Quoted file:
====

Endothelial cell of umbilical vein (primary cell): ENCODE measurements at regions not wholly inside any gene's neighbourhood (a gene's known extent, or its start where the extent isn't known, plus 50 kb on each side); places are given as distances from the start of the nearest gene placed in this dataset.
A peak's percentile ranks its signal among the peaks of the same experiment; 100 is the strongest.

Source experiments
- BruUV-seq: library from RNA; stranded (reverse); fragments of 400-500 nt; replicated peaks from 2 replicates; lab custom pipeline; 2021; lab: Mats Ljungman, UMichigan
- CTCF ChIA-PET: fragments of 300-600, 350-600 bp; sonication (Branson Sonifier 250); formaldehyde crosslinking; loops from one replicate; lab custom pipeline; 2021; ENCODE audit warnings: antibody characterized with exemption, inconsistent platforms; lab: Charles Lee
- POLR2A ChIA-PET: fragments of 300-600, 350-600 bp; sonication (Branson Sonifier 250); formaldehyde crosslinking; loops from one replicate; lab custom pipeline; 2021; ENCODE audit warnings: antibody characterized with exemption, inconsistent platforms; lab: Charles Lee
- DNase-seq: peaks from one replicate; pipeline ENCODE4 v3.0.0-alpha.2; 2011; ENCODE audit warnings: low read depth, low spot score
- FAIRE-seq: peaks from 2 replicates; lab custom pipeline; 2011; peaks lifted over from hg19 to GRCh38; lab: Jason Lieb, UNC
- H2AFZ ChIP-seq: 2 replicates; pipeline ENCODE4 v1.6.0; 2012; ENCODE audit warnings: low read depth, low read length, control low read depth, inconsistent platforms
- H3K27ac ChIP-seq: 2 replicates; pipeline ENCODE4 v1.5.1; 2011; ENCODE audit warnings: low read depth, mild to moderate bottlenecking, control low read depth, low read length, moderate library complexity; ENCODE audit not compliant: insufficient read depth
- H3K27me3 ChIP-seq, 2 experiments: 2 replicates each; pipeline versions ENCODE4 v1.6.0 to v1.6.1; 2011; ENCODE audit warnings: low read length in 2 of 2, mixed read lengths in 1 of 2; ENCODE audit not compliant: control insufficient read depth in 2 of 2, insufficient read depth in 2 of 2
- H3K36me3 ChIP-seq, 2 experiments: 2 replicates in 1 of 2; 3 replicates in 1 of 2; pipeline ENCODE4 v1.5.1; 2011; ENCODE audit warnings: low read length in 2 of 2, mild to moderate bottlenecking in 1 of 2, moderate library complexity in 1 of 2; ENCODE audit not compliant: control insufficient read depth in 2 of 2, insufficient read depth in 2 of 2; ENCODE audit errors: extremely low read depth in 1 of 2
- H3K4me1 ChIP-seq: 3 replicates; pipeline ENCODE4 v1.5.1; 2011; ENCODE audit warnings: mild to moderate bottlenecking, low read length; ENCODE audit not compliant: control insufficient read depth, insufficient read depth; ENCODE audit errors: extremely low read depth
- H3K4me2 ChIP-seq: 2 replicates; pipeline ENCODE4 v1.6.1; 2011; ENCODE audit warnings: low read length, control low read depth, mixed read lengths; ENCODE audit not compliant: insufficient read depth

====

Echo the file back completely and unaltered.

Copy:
Endothelial cell of umbilical vein (primary cell): ENCODE measurements at regions not wholly inside any gene's neighbourhood (a gene's known extent, or its start where the extent isn't known, plus 50 kb on each side); places are given as distances from the start of the nearest gene placed in this dataset.
A peak's percentile ranks its signal among the peaks of the same experiment; 100 is the strongest.

Source experiments
- BruUV-seq: library from RNA; stranded (reverse); fragments of 400-500 nt; replicated peaks from 2 replicates; lab custom pipeline; 2021; lab: Mats Ljungman, UMichigan
- CTCF ChIA-PET: fragments of 300-600, 350-600 bp; sonication (Branson Sonifier 250); formaldehyde crosslinking; loops from one replicate; lab custom pipeline; 2021; ENCODE audit warnings: antibody characterized with exemption, inconsistent platforms; lab: Charles Lee
- POLR2A ChIA-PET: fragments of 300-600, 350-600 bp; sonication (Branson Sonifier 250); formaldehyde crosslinking; loops from one replicate; lab custom pipeline; 2021; ENCODE audit warnings: antibody characterized with exemption, inconsistent platforms; lab: Charles Lee
- DNase-seq: peaks from one replicate; pipeline ENCODE4 v3.0.0-alpha.2; 2011; ENCODE audit warnings: low read depth, low spot score
- FAIRE-seq: peaks from 2 replicates; lab custom pipeline; 2011; peaks lifted over from hg19 to GRCh38; lab: Jason Lieb, UNC
- H2AFZ ChIP-seq: 2 replicates; pipeline ENCODE4 v1.6.0; 2012; ENCODE audit warnings: low read depth, low read length, control low read depth, inconsistent platforms
- H3K27ac ChIP-seq: 2 replicates; pipeline ENCODE4 v1.5.1; 2011; ENCODE audit warnings: low read depth, mild to moderate bottlenecking, control low read depth, low read length, moderate library complexity; ENCODE audit not compliant: insufficient read depth
- H3K27me3 ChIP-seq, 2 experiments: 2 replicates each; pipeline versions ENCODE4 v1.6.0 to v1.6.1; 2011; ENCODE audit warnings: low read length in 2 of 2, mixed read lengths in 1 of 2; ENCODE audit not compliant: control insufficient read depth in 2 of 2, insufficient read depth in 2 of 2
- H3K36me3 ChIP-seq, 2 experiments: 2 replicates in 1 of 2; 3 replicates in 1 of 2; pipeline ENCODE4 v1.5.1; 2011; ENCODE audit warnings: low read length in 2 of 2, mild to moderate bottlenecking in 1 of 2, moderate library complexity in 1 of 2; ENCODE audit not compliant: control insufficient read depth in 2 of 2, insufficient read depth in 2 of 2; ENCODE audit errors: extremely low read depth in 1 of 2
- H3K4me1 ChIP-seq: 3 replicates; pipeline ENCODE4 v1.5.1; 2011; ENCODE audit warnings: mild to moderate bottlenecking, low read length; ENCODE audit not compliant: control insufficient read depth, insufficient read depth; ENCODE audit errors: extremely low read depth
- H3K4me2 ChIP-seq: 2 replicates; pipeline ENCODE4 v1.6.1; 2011; ENCODE audit warnings: low read length, control low read depth, mixed read lengths; ENCODE audit not compliant: insufficient read depth